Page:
EGU General Assembly 2023
© Author(s) 2023. This work is distributed under
the Creative Commons Attribution 4.0 License.

Chicxulub Impact Predates the KPB Mass Extinction by 200-230 kyr;Deccan Volcanism, Mercury and Climate change are main causes

Gerta Keller1, Stephen Grasby2, and Thierry Adatte3
Gerta Keller et al.
  • 1Princeton University, Princeton, NJ 08544, USA
  • 2Geological Survey of Canada, Calgary, Canada
  • 3UNIL Switzerland

Discovery of impact glass in deep water at El Penon, NE Mexico, revealed a 2m thick impact spherule deposit during excavation of an 8m thick late Maastrichtian sequence [1]. The impact spherules are pristine and undisturbed in the late Maastrichtian. Marly sediments prevailed at the base followed mainly by small rip-up clasts overlain by a 10cm thick layer, which consists only of amorphous molten glass containing occasional planktic foraminifera. Large impact glass spherules 3-5mm in size followed and gradually reduced in size. Up-section the impact spherule size gradually reduced (2mm) but remained abundant and devoid of sediments. Near the top, spherules reduced in size and abundance mixed with marls, ending the impact deposit quietly. Marls and marly limestones followed. Preliminary age determinations identified the impact based on various indicators. 1) Biostratigraphy: First appearance of planktic foraminifer Plummerita hantkeninoides zone CF1 age ~200-kyr pre-KPB. 2) U-Pb dating of Deccan volcanism ~230-kyr pre-KPB. 3) Mercury anomalies of Deccan volcanism EE6 ~215-kyr pre-KPB. 4) Cyclostratigraphy ~230-kyr pre-KPB[2]. Impact glass spherules are ubiquitous in the late Maastrichtian of NE Mexico and the impact is believed to be the source. But these spherules are almost always reworked from older into younger sediments, which eliminates age control. Nevertheless, the reworked Chicxulub impact spherules were always believed the source – but this is no longer tenable. The discovery of pristine impact spherules in NE Mexico at the much older age of 200-kyr to 230-kyr places the Chicxulub impact outside the realm of the KPB mass extinction. However, we know since 2003 the Chicxulub crater predates the KPB, although this fact was always neglected. New mercury data from a dozen localities in NE Mexico reveals further evidence that the Chicxulub impact is linked to the older impact crater. Our data supports Deccan volcanism as primary cause for the KPB mass extinction.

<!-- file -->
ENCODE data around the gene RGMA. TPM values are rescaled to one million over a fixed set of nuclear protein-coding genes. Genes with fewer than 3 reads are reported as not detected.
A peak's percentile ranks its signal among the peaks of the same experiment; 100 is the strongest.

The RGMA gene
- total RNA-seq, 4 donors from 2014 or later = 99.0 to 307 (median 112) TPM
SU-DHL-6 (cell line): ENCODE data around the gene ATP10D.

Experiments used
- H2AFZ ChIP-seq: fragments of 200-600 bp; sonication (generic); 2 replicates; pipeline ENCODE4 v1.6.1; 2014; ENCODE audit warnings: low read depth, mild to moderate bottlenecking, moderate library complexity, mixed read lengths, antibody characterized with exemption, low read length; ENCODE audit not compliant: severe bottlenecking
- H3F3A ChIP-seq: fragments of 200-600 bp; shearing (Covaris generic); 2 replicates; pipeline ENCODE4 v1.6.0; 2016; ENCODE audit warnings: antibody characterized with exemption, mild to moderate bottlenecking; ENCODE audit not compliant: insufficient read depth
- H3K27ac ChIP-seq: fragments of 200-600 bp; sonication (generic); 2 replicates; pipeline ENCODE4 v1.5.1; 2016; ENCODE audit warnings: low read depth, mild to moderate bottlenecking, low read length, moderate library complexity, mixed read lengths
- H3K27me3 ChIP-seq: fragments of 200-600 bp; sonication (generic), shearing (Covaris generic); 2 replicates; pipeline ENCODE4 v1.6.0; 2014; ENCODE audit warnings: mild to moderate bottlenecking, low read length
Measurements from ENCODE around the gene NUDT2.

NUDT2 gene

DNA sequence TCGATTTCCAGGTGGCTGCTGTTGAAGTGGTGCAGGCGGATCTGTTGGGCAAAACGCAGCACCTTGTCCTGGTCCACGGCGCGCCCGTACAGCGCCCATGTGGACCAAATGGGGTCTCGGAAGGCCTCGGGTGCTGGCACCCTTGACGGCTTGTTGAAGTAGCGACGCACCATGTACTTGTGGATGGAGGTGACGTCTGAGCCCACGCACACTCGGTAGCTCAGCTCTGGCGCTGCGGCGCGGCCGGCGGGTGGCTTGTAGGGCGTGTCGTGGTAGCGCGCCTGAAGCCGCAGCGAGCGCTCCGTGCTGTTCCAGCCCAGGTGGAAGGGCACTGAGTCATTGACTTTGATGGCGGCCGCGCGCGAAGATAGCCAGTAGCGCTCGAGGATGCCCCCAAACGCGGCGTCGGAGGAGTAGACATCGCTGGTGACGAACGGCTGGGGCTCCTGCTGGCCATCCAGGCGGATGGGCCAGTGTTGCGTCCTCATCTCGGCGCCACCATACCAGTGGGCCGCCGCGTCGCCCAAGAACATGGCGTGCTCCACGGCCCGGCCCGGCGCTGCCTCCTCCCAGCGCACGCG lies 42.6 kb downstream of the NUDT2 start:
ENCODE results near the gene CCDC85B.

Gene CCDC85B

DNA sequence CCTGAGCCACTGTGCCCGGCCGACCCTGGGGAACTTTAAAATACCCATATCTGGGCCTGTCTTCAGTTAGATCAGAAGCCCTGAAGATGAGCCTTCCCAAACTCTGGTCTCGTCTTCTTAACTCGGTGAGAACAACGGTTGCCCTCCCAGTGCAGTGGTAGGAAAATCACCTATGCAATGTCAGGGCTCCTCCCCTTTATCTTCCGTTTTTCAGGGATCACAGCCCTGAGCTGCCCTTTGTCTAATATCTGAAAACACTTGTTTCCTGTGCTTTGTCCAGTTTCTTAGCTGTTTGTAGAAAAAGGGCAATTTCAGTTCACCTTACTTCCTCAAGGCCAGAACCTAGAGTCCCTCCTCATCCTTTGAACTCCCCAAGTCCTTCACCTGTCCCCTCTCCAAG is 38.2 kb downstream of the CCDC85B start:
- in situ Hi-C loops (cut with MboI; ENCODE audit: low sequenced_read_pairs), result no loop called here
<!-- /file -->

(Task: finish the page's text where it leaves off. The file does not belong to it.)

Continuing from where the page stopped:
[1] Keller et al., 2009, Journal of the Geological Society, London

[2] Keller et al., 2020, Global Planetary Change


How to cite: Keller, G., Grasby, S., and Adatte, T.: Chicxulub Impact Predates the KPB Mass Extinction by 200-230 kyr;Deccan Volcanism, Mercury and Climate change are main causes, EGU General Assembly 2023, Vienna, Austria, 24–28 Apr 2023, EGU23-17344,, 2023.